Tithing, Tax Time and Specialization

Complex advanced civilization, more than at any other time in human history, is providing millions of people with unprecedented prosperity, health and longevity—except for those who it does not provide for, who suffer immensely by missing this boat of freedom. But the primitive nature of poverty relief is exactly the problem, unlike ancient forms of poverty intervention whose sophistication dwarfs that of modern libertarian society. Every farmer in ancient Jewish society had to be a part of the solution for every poor person who lost his farm, just as a small example.

It is complexity and specialization, however, that gives us our modern prosperity. A successful citizen relies on a massive variety of specialists, from x-ray readers, to retirement investor specialists, to train engineers, to architects of hardware and software, to specialists in dental prosthetics, to chemists of tar for roads that prevent crashes. The variety is infinite. Therefore, when we want to reconstruct a fallen life, why is it reduced to a social worker, and an unemployment bureaucrat? This is a primitive response to the foundations of human prosperity.

It is time for a tax on all the professions of modern society. Every professional, every organization of professionals, must be called upon to devise a way to help with up to ten percent of one’s time, an individual or family, with the special tool of prosperity unique to each specialty. Dentists must devise a way to provide some dental help, investors a way to help with savings and even donated investments or stocks that can benefit a family, scientists perhaps donating time for science tutoring to poor children, every lawyer in the country on the advocacy team of one poor individual, doctors, entrepreneurs, accountants, teachers, sports educators and trainers, nurses. There is not a profession in our world that cannot devise a creative way to donate time to the improvement of a needy life. This is the way that all ships will rise, and poverty will begin to disappear.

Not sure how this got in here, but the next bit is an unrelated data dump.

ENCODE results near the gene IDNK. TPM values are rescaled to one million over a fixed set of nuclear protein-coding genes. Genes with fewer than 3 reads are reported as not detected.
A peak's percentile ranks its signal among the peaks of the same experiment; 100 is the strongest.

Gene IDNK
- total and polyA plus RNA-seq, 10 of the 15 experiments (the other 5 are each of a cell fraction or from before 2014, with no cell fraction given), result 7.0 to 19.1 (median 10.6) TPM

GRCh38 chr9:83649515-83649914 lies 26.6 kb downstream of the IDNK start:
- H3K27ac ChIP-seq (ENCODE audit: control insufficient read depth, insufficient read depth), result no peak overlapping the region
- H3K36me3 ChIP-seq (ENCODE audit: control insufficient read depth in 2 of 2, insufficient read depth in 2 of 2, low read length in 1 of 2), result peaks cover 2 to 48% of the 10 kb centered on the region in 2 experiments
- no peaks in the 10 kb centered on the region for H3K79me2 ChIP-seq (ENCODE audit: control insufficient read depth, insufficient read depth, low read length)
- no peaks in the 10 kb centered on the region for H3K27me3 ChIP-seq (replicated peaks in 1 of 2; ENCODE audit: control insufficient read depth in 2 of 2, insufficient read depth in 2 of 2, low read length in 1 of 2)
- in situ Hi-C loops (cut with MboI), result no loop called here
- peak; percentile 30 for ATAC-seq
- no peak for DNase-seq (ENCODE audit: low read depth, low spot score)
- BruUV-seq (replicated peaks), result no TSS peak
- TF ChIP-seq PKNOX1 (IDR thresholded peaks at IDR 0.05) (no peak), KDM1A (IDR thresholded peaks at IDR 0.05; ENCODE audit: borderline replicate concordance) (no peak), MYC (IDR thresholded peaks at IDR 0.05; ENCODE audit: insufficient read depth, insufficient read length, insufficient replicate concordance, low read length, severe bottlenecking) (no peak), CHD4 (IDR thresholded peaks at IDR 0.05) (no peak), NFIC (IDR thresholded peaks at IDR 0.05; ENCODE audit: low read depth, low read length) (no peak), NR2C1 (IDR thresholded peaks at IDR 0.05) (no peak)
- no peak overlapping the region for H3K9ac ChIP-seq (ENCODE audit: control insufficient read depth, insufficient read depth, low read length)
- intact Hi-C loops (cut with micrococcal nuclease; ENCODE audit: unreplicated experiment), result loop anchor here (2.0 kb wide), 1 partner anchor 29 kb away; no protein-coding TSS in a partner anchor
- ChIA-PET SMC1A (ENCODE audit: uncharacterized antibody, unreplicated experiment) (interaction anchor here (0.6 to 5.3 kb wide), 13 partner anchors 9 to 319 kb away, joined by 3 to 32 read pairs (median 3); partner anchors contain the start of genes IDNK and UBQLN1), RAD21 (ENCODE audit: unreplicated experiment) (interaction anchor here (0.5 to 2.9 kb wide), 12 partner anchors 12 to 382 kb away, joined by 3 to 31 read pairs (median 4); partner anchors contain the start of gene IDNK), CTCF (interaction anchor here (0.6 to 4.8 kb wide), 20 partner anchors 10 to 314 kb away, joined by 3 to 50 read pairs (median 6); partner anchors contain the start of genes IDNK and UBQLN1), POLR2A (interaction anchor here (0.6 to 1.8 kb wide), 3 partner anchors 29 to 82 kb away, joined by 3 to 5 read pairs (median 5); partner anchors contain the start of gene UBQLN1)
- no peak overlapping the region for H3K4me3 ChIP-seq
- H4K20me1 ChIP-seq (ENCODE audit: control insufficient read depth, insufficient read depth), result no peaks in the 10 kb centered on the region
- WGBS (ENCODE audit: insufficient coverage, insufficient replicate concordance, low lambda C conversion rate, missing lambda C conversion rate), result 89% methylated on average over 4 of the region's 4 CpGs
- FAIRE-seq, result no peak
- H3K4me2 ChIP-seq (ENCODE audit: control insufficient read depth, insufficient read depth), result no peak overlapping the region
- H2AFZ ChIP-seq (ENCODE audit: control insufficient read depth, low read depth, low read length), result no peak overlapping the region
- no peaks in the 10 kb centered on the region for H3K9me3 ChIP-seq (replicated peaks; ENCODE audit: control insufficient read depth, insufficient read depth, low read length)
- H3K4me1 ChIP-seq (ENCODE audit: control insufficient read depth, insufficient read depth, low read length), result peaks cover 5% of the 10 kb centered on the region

Government can and should play a crucial role in subsidizing this work, especially in the costs of formation of organized groupings of professionals in every town and city. But the personal engagement of human beings with each other, and the leveraging of personal expertise together with personal care, is an invaluable asset that every citizen can engage. It is well known that this personal involvement in care makes human beings much more generous, and we need civil societies across the globe where the benefits of citizenship are balanced with the obligations to give back to society. This while create a far more mutually responsive and committed citizenry, and create many cross-cutting ties between religions and minorities which is essential for nonviolent society. This approaches capitalizes on the paradoxical fact that those who give more are happier and motivated to give even more. It also capitalizes on the fact that when a human being gives not only his money but his expertise it lends dignity to both the receiver but also the giver, which creates far more mutual commitment and responsibility to succeed. There are already groupings of lawyers who do this work with the poor, but the argument here is that the vast variety of basic human needs that must be addressed to get people back on their feet cannot be limited to legal advocacy. We must see a vast increase in professional commitments, organized, accessible, and mutually reinforcing, in every town and city across the nation.